I was in marching band for exactly one summer, the summer before I started high school.  Although I began with high expectations for marching, as a trombonist, in the front row of the Montclair, CA High School Marching Cavaliers in their smartly tacky Columbia Blue and Black uniforms, I quickly found out that I didn't like marching and marching didn't much like me. Not yet 14 and already over six feet tall,  I was at precisely that awkward moment in pubescent motor development when control over my limbs was more a matter of random nervous system activity than the control required for marching, enough so that I was, honestly, very bad at it (once obliviously and famously marching several complete rounds of the parking lot with each sides' arm and leg in complete synchrony, just the opposite of how it's naturally — and supposed to be — done), but I probably could have gone along with the program had I actually liked the music. For each morning spent that hellish summer marching was matched by a miraculous evening at the (last) Claremont Music Festival, a season ticket to which was my parents' present to me upon graduation from Junior High.  An odd present for a 13-year, to be sure, but odder still was the experience of a morning spent playing the theme song to Hogan's Heroes over and over and over again (in between choruses of which, upper classmen from my lower brass section would take turns with pranks, a favorite of which was mooning passers-by whenever our beleaguered band director turned away (you could pretty well guess when he was coming around a corner, as he wore loud tap shoes as part of his training method) and then to hear, say, Hermann Baumann play the Brahms Horn Trio at night.  The ridiculous and the sublime, every day. Summer marching band was not a total loss, however, as the band director did manage to encourage some useful skills, one of which was spending hours in a practice room with a Conn Strobe Tuner.  Very soon, I learned that not only was it a useful skill to get that scope to stop moving, to create a precise and steady tone, it was also a great skill to select some intermediate place on the dial, between semitones, and get the strobe to freeze there, or to play very slow glissandi — both lipped and with the slide — and get those wheels to slow down or speed up.  I was an odd kid, to be sure, but it remains a more engaging experience than any video game I ever tried and probably the beginning of my active interest in matters of musical tuning. The other positive experience, in the long run, was that I composed a lot that summer, including the beginnings of three traditional marches. I was, and am — with qualifications — a serious Sousa fan, and was disappointed that our marching repertoire was largely themes from TV shows and bad pop tunes, and didn't include a single class march by J.P.S., but my more immediate model came from a pair of youthful marches on a Charles Ives recording by the Yale Theatre Orchestra.  Disappointingly, my high school band director, probably writing me off for the ineptitude of my marching, had no interest in my composing, but my junior high band director, Richard Johnson, generous shared a few hours to help me with harmony and instrumentation.  I wish I could say that my 13-year-old head, in those days with the Indochinese War still hanging heavy, was hip to the military character of the marching band and its repertoire, but no, that thought only came later to me, another story altogether.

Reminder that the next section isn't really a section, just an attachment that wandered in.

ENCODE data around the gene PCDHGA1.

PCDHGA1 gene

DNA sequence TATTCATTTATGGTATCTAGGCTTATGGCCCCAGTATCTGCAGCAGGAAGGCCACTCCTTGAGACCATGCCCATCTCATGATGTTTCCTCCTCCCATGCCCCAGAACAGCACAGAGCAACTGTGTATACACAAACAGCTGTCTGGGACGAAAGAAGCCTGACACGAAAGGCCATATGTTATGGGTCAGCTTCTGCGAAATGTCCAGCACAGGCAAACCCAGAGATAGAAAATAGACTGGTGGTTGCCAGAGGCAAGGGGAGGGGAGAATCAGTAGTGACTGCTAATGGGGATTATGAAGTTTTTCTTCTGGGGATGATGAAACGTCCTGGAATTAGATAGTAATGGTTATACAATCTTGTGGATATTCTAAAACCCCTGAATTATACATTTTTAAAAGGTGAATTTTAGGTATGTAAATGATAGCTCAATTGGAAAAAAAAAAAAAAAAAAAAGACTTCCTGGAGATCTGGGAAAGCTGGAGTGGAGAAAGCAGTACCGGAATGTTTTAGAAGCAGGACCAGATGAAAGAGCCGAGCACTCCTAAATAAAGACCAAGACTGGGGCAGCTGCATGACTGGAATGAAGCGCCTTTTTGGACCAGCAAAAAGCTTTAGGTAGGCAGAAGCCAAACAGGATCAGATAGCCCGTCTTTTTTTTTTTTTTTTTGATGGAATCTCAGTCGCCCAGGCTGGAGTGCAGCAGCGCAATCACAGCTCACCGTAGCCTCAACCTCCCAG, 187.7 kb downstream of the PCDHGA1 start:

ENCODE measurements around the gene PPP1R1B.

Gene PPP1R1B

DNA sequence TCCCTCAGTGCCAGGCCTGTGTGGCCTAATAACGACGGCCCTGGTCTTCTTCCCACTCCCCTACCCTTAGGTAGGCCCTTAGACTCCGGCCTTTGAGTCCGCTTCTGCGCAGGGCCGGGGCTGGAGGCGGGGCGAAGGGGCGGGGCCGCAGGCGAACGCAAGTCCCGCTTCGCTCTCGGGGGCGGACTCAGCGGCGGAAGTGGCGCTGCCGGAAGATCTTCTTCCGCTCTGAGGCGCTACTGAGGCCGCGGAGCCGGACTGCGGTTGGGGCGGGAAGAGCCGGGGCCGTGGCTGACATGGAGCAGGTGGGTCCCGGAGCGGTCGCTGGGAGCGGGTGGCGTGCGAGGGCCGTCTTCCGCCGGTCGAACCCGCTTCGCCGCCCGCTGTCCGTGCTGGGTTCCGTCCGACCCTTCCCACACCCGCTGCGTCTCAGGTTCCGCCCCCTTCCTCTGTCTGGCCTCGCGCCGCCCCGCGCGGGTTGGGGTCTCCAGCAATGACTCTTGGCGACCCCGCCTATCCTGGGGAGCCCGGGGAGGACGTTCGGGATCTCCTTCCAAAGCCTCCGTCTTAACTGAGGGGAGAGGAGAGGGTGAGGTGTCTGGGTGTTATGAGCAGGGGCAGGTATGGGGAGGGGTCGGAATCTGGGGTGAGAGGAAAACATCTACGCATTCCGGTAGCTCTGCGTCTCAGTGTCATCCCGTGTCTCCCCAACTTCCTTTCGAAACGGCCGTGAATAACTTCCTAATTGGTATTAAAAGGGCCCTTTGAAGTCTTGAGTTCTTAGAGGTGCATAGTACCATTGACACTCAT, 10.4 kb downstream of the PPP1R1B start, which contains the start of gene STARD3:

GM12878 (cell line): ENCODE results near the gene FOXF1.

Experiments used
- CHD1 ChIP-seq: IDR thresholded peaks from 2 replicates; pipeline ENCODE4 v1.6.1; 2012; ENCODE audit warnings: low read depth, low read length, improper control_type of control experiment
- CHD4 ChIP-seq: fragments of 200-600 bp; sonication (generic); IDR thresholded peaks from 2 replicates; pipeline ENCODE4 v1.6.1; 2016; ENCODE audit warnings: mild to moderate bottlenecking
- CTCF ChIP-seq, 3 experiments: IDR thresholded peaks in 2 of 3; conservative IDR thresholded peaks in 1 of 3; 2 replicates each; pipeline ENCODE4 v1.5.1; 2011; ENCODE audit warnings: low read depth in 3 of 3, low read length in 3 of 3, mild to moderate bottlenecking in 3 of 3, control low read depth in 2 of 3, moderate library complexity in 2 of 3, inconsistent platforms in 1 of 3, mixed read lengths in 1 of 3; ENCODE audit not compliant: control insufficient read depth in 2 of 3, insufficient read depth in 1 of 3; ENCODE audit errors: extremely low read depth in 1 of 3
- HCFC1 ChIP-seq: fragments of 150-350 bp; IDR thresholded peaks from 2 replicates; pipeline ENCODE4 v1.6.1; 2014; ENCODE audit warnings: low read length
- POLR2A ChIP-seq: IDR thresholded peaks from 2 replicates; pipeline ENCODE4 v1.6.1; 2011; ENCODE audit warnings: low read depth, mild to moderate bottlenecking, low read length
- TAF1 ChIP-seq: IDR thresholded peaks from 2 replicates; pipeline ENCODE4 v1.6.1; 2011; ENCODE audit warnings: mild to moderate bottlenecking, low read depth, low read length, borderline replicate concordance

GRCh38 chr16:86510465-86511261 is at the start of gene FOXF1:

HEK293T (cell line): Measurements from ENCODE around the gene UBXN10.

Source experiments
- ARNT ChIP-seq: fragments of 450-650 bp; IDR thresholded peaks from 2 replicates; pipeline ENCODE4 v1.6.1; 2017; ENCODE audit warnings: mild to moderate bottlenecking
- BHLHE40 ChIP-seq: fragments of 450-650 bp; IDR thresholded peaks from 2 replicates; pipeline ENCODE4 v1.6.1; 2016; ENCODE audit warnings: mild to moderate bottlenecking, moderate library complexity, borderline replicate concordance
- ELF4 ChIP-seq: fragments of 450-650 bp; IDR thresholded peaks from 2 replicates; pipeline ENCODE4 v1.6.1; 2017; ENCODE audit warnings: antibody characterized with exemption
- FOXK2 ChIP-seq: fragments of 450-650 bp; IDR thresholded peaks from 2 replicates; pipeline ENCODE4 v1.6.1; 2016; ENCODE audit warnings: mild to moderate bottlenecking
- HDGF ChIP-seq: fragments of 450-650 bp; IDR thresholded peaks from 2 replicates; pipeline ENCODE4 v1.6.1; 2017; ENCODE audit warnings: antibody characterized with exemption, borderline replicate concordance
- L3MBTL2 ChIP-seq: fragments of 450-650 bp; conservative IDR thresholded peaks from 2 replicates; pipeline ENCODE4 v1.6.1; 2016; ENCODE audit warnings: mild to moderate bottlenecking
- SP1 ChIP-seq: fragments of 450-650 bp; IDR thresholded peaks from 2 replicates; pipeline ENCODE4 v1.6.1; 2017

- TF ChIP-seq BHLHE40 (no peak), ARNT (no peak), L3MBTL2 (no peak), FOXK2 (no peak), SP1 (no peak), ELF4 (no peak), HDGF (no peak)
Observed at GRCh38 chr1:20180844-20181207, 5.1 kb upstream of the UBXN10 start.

Thursday, April 11, 2013